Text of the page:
ERIC Number: ED396169
Record Type: RIE
Publication Date: 1994-Oct
Part-time Work: A Choice or a Response. Issues in Labor Statistics. Summary 94-11.
Bureau of Labor Statistics, Washington, DC.
In 1993, about 21 million persons in the United States (about one-fifth of the total in nonagricultural industries) worked part time (fewer than 35 hours a week). Although the majority of persons working part time do so voluntarily, over the past 2 decades the number of involuntary part-time workers, those who want full-time jobs but who settle for part-time work, has increased dramatically. Voluntary part timers are likely to be women aged 25-54, young people aged 16-24, or older people (aged 60 and over). Involuntary part-time workers who usually work part time are also more likely to be women aged 25-54 or young people. A much higher percentage of men are represented among the involuntary part-time workers who usually work full time, usually as the result of business cycles. All of the increase in part-time workers from 1973 to 1993 was among involuntary part-time workers who usually work part time. This increase in the ratio of part-time workers to the total is accounted for entirely by the faster growth of industries that employ many part timers. In particular, the growing share of jobs in services, retail trade, and finance, insurance, and real estate resulted in a small rise in the proportion of workers who are employed part time. As a result of the recession of 1990-91, the number and the proportion of workers who were involuntarily on part-time schedules rose but did not decrease at the end of the recession as it had in previous cycles. (KC)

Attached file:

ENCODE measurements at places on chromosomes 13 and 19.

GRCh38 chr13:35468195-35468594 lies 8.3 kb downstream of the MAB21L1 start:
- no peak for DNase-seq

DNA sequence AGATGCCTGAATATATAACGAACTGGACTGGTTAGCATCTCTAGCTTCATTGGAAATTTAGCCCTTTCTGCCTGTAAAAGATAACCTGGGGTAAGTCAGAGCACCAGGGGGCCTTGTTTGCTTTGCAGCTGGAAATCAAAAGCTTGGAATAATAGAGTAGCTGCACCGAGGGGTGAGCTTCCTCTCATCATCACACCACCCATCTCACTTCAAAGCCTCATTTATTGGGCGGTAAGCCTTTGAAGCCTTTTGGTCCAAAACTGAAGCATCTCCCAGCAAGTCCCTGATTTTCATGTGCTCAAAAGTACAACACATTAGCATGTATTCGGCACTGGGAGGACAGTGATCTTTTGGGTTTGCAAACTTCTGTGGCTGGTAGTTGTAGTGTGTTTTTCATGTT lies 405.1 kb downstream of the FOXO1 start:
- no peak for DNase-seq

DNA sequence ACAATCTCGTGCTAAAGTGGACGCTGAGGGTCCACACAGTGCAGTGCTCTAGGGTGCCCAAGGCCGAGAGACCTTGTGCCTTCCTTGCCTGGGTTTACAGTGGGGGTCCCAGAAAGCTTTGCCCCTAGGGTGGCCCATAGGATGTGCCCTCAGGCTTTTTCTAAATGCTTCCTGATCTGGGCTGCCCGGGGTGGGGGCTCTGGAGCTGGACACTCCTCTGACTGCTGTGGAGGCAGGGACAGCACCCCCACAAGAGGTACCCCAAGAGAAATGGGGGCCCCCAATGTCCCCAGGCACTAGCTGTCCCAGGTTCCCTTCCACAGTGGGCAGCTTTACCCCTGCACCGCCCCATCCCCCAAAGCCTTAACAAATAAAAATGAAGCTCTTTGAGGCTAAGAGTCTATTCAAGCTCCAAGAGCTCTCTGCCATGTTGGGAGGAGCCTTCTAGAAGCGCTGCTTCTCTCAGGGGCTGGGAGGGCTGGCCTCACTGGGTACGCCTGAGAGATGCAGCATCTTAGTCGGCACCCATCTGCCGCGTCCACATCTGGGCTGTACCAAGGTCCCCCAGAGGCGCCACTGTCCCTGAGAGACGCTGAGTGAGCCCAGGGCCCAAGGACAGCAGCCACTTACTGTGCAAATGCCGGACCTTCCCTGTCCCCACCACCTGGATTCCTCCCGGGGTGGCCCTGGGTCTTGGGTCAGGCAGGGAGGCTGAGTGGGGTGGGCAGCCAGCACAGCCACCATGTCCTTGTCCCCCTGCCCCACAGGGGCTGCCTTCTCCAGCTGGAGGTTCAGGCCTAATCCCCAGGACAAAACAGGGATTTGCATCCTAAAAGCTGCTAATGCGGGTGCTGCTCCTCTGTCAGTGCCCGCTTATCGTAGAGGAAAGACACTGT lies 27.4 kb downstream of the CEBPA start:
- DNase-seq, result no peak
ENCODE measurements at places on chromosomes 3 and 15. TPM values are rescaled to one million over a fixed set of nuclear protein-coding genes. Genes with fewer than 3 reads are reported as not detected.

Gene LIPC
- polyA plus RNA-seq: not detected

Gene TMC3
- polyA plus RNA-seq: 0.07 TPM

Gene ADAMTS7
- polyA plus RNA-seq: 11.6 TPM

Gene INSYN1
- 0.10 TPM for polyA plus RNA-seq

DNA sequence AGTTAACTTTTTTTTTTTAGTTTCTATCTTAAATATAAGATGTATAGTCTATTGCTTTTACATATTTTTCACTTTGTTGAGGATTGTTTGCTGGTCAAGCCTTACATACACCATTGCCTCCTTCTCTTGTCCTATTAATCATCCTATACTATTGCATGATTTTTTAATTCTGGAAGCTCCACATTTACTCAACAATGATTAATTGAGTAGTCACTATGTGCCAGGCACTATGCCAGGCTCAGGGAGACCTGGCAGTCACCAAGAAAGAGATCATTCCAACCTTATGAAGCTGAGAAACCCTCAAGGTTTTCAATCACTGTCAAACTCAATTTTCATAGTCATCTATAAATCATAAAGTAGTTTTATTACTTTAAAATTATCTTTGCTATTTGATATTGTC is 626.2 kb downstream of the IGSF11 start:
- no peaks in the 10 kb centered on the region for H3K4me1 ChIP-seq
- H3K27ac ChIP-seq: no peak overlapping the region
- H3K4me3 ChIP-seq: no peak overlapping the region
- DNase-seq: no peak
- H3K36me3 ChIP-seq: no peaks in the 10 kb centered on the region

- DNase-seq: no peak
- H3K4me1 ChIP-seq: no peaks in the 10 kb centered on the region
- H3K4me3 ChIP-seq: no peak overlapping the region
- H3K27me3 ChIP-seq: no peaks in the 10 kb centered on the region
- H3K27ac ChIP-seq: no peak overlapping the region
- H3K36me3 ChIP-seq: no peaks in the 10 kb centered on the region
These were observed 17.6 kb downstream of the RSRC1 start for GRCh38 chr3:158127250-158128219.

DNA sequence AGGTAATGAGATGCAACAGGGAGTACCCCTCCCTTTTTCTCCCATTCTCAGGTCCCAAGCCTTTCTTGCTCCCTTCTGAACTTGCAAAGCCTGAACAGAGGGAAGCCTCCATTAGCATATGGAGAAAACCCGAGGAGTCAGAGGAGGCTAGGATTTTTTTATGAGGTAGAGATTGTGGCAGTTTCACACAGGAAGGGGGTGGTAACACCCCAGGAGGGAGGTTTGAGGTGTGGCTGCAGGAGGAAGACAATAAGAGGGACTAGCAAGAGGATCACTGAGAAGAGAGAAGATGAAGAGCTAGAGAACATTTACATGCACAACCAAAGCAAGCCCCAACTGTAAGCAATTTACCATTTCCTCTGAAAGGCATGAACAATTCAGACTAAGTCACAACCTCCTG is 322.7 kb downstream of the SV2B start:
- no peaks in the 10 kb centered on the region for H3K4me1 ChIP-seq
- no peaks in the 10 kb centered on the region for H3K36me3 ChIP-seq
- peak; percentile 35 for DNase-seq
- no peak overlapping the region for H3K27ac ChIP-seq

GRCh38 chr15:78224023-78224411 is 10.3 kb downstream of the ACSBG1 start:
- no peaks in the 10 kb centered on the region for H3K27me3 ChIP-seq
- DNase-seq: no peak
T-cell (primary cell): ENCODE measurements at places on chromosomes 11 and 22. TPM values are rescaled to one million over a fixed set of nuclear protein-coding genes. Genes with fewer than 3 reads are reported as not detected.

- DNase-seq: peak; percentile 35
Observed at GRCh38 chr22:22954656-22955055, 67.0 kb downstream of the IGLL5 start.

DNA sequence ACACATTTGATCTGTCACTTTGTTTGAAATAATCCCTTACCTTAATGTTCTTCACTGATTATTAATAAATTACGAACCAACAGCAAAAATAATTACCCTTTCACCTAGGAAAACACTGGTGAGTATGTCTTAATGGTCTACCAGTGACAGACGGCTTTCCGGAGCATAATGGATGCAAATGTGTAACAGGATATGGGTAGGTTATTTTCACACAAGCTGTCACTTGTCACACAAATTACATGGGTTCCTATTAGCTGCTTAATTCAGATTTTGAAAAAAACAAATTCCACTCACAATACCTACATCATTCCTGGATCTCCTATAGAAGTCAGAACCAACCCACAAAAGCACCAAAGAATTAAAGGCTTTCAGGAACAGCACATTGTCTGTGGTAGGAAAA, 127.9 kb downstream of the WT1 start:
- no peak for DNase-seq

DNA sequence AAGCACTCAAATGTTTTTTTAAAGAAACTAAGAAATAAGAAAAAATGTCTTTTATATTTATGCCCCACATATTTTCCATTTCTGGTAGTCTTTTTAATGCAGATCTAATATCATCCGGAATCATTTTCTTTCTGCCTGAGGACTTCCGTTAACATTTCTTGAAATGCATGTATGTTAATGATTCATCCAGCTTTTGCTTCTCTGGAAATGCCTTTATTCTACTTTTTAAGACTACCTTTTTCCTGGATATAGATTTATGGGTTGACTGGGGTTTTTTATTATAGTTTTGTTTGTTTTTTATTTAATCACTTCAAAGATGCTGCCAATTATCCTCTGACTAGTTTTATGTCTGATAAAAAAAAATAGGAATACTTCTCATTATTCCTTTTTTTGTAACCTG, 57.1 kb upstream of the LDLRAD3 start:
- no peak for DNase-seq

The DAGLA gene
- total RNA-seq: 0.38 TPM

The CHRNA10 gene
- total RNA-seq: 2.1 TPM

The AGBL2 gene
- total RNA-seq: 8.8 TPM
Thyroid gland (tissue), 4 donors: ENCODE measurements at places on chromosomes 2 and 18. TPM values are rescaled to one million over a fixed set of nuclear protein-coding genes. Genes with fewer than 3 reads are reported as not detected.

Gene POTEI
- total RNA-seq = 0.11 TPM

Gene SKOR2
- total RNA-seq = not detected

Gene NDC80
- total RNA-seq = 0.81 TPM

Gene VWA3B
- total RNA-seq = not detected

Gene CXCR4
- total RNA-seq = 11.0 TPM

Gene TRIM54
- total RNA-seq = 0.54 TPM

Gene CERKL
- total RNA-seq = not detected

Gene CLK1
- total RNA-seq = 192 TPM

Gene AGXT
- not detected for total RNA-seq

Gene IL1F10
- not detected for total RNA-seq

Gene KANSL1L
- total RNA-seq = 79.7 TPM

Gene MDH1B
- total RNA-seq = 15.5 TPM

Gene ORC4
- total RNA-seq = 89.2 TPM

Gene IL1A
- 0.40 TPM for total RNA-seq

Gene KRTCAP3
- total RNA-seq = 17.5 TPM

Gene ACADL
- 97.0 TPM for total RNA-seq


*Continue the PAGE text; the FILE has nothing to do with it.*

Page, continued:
Publication Type: Numerical/Quantitative Data
Education Level: N/A
Authoring Institution: Bureau of Labor Statistics, Washington, DC.
Grant or Contract Numbers: N/A